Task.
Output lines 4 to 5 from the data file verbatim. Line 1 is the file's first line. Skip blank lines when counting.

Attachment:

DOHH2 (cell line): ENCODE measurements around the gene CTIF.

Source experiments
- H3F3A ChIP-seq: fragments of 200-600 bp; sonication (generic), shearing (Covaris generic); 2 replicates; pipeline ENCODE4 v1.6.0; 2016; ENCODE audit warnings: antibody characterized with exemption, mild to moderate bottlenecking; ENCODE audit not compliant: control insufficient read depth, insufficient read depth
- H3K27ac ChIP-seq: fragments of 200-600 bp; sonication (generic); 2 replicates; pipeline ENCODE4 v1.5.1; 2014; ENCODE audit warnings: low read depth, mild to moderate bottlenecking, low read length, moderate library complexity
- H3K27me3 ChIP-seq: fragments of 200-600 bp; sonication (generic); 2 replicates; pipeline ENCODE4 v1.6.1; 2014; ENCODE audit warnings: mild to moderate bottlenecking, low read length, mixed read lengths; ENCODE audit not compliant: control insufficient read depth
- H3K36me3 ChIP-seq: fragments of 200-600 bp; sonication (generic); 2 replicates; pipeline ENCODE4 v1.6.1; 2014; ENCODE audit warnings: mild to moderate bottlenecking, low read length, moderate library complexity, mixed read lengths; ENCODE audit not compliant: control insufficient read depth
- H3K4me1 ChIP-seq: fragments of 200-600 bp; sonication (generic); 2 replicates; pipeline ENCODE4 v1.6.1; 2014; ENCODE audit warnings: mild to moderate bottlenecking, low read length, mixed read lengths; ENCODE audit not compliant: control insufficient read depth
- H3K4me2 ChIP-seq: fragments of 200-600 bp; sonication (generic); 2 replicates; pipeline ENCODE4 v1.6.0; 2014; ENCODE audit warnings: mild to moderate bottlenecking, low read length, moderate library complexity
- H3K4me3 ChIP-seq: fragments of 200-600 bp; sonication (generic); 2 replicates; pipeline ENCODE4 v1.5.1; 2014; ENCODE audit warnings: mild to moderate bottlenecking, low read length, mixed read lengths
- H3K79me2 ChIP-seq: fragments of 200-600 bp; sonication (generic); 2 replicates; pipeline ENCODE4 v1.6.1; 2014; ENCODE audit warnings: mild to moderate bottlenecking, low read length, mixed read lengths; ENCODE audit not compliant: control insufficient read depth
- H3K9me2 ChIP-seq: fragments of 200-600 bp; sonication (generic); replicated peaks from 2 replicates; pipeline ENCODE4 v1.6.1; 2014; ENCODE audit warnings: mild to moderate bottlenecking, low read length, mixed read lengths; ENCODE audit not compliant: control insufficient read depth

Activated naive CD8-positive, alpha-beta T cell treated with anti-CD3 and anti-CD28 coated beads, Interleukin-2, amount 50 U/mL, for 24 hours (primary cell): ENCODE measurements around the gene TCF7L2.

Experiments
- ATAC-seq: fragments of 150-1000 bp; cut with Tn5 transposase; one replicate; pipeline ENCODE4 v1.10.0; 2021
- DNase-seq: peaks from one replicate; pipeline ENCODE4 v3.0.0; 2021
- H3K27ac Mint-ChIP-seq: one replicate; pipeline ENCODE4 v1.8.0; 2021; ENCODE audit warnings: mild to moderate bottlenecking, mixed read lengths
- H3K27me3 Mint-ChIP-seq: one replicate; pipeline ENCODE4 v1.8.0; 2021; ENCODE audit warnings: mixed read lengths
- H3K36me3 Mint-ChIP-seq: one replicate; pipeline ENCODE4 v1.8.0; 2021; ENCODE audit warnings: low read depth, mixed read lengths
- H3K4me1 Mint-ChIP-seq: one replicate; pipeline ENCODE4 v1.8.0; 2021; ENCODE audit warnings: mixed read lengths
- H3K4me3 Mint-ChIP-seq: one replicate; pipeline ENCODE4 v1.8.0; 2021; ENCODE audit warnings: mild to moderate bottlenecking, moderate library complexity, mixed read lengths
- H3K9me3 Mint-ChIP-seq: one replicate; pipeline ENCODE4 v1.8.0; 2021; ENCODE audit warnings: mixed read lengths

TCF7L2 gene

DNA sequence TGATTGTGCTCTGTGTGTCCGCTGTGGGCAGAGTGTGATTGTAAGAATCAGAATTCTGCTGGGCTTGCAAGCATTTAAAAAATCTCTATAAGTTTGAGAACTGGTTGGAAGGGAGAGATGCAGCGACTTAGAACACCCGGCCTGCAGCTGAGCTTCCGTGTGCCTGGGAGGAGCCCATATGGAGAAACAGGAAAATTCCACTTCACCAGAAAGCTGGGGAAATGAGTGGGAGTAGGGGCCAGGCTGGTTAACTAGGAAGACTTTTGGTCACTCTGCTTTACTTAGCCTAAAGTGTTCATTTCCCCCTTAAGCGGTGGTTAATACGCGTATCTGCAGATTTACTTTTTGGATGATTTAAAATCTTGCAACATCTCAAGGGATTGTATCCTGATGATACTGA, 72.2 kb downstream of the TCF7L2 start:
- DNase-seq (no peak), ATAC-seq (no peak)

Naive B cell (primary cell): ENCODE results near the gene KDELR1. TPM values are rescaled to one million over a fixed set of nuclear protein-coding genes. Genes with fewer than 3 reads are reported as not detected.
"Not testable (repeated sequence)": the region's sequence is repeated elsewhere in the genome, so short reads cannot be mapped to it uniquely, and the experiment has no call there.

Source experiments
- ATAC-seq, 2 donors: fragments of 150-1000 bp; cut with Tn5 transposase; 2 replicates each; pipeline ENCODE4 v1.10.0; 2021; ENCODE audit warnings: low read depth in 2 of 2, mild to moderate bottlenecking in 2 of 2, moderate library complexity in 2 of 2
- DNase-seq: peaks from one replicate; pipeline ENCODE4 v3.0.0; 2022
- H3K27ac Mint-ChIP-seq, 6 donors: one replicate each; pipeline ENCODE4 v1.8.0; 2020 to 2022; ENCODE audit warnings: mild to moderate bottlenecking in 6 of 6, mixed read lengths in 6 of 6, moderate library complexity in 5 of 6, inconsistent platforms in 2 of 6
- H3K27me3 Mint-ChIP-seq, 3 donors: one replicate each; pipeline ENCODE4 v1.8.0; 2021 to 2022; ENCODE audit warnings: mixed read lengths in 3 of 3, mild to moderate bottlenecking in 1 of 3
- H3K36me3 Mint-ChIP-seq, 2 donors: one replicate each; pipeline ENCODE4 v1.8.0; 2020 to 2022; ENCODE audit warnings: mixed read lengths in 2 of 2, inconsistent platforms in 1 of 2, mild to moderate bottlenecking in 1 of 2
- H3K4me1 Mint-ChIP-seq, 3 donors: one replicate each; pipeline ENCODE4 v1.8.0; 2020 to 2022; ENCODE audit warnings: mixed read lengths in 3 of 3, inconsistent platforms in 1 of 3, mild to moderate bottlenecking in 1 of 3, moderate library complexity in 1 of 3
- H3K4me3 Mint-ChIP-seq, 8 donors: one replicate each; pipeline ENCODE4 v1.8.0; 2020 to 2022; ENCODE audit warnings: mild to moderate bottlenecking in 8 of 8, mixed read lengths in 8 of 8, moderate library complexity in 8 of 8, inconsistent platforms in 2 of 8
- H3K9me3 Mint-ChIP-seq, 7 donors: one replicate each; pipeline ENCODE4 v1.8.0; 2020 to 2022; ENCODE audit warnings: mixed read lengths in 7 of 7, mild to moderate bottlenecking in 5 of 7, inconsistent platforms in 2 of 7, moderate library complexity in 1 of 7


- H3K27ac ChIP-seq: fragments of 200-600 bp; sonication (generic); 2 replicates; pipeline ENCODE4 v1.5.1; 2014; ENCODE audit warnings: low read depth, mild to moderate bottlenecking, low read length, moderate library complexity
- H3K27me3 ChIP-seq: fragments of 200-600 bp; sonication (generic); 2 replicates; pipeline ENCODE4 v1.6.1; 2014; ENCODE audit warnings: mild to moderate bottlenecking, low read length, mixed read lengths; ENCODE audit not compliant: control insufficient read depth